Melvyn Bragg on elitism in the arts
By NellFrizzellIdeasTap 04/12/14
Melvyn Bragg is one of the most highly respected broadcasters and cultural figures working in Britain today, with a career spanning over 40 years. But he’s far from mellowed. Here, he talks about the Sky Arts Southbank Masterclasses, why politicians are philistines and why Nobel Prize winners can’t do what he can do…
Through the Sky Academy Arts Scholarships, five young emerging artists will recieve £30,000 funding and mentoring for one year to improve their creative practice. Why do we need schemes like this in the arts?
The scholarships are a brilliant contribution to young artists trying to make their way. To give them £30,000 to spend on whatever they can spin out of that sum – I suppose it depends on what part of the country they’re in – a year to get on with what they want to do. It’s golden.
You’ll find that a lot of people in the past have had scholarships, grants, that sort of thing. A lot of my generation got a scholarship to RADA or the Royal College of Art.
The fact is, when people are well taught and given opportunities in this country, we turn out to be good at this. The arts budgets are being sliced all over the place so this is at least a supplement.
I also think this can be inspirational. A lot of people begin a career in the arts because they see something on television, read a book or go to an exhibition. It’s a sparking off.
You’ve said that it’s still quite hard for people from economically deprived backgrounds to break into the arts.
It’s harder now that it has been for a long time.
We know that over the last 30 or 40 years, art schools have been one of the key crucibles for the making of painting, music, photography, all sorts of things. They’re centres of creativity. And they used to be open to people in a way that they now are not. The government is demanding that they have huge fees comparable with the best universities. A lot of these kids don’t want to take that on. They can’t see how they’re going to possibly earn that back. It’s a disgrace.
It’s, as usual, the government being completely short-sighted about one of the most fertile, enjoyable and psychically important things that’s happening in this country. We’re good at it because we train people and give them opportunities. But those opportunities are being denied to an increasing number of the population.
If you look at the actors coming through now – some of them are very good actors, I’m not decrying them – but many of them have been to schools such as Eton where there are theatres in the school. There are all sorts of massive facilities for training, as well as the connections later. But most people in this country don’t have that. They have good, enthusiastic teachers, but they don’t have those facilities. That’s what we set up the art colleges for. But those are becoming the preserve of those who can afford it.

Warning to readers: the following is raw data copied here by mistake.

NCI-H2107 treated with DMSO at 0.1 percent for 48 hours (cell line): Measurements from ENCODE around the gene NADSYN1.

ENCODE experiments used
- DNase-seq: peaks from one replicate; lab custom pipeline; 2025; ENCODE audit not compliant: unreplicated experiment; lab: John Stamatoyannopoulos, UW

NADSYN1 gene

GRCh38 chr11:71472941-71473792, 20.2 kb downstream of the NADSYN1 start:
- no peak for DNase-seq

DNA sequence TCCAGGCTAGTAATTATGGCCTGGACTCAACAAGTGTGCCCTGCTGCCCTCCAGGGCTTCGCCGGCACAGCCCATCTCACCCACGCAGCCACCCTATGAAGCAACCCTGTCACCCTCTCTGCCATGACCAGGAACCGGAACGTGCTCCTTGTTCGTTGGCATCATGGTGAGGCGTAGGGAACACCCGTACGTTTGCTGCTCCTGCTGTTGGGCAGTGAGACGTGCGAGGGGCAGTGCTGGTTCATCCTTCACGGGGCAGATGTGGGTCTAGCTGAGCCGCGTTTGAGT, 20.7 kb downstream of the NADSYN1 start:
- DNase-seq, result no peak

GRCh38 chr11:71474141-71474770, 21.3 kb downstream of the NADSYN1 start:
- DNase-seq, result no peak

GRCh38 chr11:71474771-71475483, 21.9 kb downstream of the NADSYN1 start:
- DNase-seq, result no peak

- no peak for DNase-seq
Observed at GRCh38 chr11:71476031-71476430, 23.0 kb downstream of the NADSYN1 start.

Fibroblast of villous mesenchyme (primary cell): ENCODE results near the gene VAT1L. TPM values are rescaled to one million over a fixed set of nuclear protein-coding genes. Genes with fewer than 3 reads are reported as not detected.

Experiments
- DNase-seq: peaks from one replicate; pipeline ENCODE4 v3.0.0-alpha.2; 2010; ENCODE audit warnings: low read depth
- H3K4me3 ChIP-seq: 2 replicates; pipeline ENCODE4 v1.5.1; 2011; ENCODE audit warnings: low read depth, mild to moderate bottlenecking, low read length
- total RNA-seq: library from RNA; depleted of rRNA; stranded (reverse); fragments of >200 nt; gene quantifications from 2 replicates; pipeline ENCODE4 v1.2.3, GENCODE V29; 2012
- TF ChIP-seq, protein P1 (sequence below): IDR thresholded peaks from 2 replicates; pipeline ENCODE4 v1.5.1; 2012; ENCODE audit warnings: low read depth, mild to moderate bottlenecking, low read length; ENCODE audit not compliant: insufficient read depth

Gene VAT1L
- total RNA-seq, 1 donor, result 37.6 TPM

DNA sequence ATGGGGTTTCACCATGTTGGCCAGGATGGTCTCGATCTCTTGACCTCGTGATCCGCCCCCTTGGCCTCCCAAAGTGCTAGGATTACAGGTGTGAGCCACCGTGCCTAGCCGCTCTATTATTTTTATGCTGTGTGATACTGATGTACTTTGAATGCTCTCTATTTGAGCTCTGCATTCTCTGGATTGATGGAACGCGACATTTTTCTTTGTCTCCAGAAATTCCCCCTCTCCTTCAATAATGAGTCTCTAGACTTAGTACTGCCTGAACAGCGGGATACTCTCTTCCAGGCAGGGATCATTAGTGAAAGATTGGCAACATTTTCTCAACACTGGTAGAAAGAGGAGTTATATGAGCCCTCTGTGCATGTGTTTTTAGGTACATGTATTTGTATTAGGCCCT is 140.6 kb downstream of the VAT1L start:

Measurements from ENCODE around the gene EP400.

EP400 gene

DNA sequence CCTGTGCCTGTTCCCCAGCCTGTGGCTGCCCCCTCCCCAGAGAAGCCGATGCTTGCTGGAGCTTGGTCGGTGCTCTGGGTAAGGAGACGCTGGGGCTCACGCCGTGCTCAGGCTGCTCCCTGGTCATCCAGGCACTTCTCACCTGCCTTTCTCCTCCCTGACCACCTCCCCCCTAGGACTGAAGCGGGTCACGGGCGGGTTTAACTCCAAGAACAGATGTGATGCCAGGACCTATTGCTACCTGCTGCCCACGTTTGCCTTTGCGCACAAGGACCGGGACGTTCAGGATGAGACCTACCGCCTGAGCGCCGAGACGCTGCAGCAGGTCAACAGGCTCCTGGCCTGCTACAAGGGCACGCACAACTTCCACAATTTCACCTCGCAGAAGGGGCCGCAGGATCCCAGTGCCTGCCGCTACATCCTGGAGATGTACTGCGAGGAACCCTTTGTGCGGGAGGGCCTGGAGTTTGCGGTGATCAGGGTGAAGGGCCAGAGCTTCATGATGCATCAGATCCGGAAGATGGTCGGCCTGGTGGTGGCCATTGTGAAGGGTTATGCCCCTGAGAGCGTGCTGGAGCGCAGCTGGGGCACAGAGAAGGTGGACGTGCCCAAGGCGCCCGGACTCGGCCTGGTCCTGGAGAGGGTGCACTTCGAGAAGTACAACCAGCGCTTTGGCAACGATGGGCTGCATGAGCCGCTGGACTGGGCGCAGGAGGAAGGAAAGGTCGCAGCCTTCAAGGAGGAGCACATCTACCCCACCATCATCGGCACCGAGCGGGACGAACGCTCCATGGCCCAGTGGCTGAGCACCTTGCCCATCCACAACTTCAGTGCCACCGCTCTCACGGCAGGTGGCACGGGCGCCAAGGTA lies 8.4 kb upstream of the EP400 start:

How do you defend the right to an arts education in a time of austerity?
The argument for arts education is that we’re a rich society. We’ve shown, since the end of the Second World War, that by putting proper investment into arts institutions and allowing them to be as open as possible, that we can produce playwrights, actors, singers, dancers, painters, sculptors, filmmakers, television producers, television directors that are contributing colossally to this society. The evidence is there; it’s striking you in the face. Look at the West End, look at the British film industry. We don’t have to prove anything.
But what they think – because they’re philistines, politicians – is that it starts with the idea of price. But it starts with an idea of value. At 21 you’re taking a chance on something you value.
They’re running the country like a supermarket, and they ought to realise that supermarkets are on their way out. In the arts politicians are a disgrace. They don’t get it. It’s appalling. These white, middle-class, English males do not get it.
What would you have done with £30,000 at the start of your career?
If I’d had £30,000 when I was 20 I’d have bought half the town I lived in. You could get a house for £400 then.
Your generation seemed to produce so many great writers, artists, musicians, broadcasters – do you ever suffer from jealousy?
Of course you suffer from pangs of envy. But it’s a complete waste of time. Even Nobel Prize winners can’t do what I can do. And I can’t do what they can do. Once you get that in your head, it’s OK.
I can’t write like Chekhov. But he can’t write like me. People seem to prefer Chekhov, but that might be a passing phase.
Just get on with what you can do. It doesn’t mean you don’t have ambition. Do the best you can do.